Is there anything scarier than hatred and bigotry?
In new horror/thriller The Retreat, Renee (Tommie-Amber Pine) and Valerie (Sarah Allen) are a young couple who venture off into the wilderness for some secluded romance. With their relationship hitting a crossroads, the two women hope that this weekend in a remote cabin will provide the spark that they need to move forward together. However, as they attempt to navigate their issues, they are terrified to realize that their lives are in peril. Hunted by a group of para-military extremists, Renee and Valerie must put their relationship woes aside and fight in order to escape with their lives.
Directed by Pat Mills, The Retreat is solid horror fun that blends its terror with social commentary. Though only 81 minutes in length, Mills makes good use of her runtime. By keeping the exposition to a minimum, Mills keeps this story locked into the moment. In doing so, she manages to keep the film focused and energetic. At the same time, the film also benefits from some solid performances from its cast. With some enjoyable chemistry, Pine and Allen hold the film together. With energy and enthusiasm, the duo work well and their relationship serves as the film’s emotional core.
As the film’s villains, Rossif Sutherland and Aaron Ashmore invest themselves into their characters, giving them an unyielding menace. Admittedly, it’s a little frustrating that talents like Sutherland and Ashmore are relegated to such one-dimensional characters. However, that’s also necessary in this case. These particular monsters are not meant to have any redeemable qualities in them and fleshing them out may have made them more sympathetic than they are supposed to be.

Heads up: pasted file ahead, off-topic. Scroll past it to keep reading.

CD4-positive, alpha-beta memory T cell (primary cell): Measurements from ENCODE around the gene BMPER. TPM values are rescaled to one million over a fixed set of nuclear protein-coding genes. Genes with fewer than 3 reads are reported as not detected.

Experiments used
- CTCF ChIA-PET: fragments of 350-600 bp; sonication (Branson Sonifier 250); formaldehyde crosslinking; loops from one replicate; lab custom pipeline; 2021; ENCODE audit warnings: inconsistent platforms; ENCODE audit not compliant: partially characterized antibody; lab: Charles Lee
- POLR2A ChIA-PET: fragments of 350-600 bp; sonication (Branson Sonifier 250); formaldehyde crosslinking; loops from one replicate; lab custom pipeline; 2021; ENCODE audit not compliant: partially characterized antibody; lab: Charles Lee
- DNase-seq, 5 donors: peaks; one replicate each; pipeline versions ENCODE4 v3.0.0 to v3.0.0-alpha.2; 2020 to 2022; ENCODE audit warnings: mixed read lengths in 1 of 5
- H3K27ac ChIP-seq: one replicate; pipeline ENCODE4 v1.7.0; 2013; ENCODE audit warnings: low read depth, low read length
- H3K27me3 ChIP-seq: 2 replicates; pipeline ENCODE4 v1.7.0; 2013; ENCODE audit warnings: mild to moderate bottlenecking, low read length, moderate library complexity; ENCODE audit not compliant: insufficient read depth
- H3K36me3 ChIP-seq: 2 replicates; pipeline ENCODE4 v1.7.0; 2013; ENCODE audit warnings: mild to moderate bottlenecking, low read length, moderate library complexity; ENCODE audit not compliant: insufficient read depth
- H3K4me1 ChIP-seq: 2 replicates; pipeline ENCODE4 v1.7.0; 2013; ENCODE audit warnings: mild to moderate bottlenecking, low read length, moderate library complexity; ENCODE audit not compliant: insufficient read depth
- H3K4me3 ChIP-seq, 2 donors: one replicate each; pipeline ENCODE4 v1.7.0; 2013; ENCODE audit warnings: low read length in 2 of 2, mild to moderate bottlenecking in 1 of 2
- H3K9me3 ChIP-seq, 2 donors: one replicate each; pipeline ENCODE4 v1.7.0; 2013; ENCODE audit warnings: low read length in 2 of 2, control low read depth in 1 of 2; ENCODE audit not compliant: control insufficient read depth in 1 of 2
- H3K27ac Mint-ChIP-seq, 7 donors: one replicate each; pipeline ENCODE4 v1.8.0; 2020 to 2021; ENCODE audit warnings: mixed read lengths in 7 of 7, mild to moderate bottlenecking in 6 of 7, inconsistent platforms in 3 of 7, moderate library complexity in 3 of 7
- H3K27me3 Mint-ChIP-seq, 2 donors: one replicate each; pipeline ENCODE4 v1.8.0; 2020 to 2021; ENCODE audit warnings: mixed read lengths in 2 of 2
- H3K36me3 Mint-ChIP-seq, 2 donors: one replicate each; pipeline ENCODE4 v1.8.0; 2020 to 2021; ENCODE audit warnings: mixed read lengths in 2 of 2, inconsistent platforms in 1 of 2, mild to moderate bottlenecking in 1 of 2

Though light on ‘jump scares’, The Retreat‘s greatest asset is its social commentary. Following in the tradition of recent thrillers like Get Out and The Invisible Man, The Retreat uses its scares to highlight the pain caused by bigotry and hatred. However, instead of issues of racial discrimination or feminism, Mills chooses to focus on intolerance of the LGBTQ community. (In fact, it’s worth noting that The Retreat also serves as an opportunity to break free from the ‘bury your gays’ trope that often happens in genre movies such as this.)
As Renee and Valerie venture out for a weekend of romance, this secluded retreat becomes a metaphor for the vulnerability that still take place when members of the LGBTQ community step out into the light. To their attackers, Renee and Valerie’s relationship is perceived as a threat to their more conservative way of life and that breeds into hatred. With this in mind, there’s a cry of hurt and anger that underscores the film and adds depth to its meaning. While they battle the evil around them, they show their resilience and strength in a place of oppression. As such, their journey becomes about much more than simply getting free from their captors. In essence, as Renee and Valerie fight for their lives, so too are they fighting for the right to be themselves.
As the credits roll, The Retreat has accomplished its goal as pure horror fun. Filled with the required blood-thirsty villains and violence, the film makes for an evening of enjoyable entertainment. Nevertheless, the real value of the film lies in the statement that it makes. By giving voice to the LGBTQ community in the face of oppression, The Retreat feels as much of a claim to hope as it does a cry for help. By using Renee and Valerie’s struggle to survive as a metaphor for the resilience of the LGBTQ community, the film shows the damage incurred by the hatred of others and the strength needed to overcome it.
The Retreat is available on VOD on Friday, May 21st, 2021.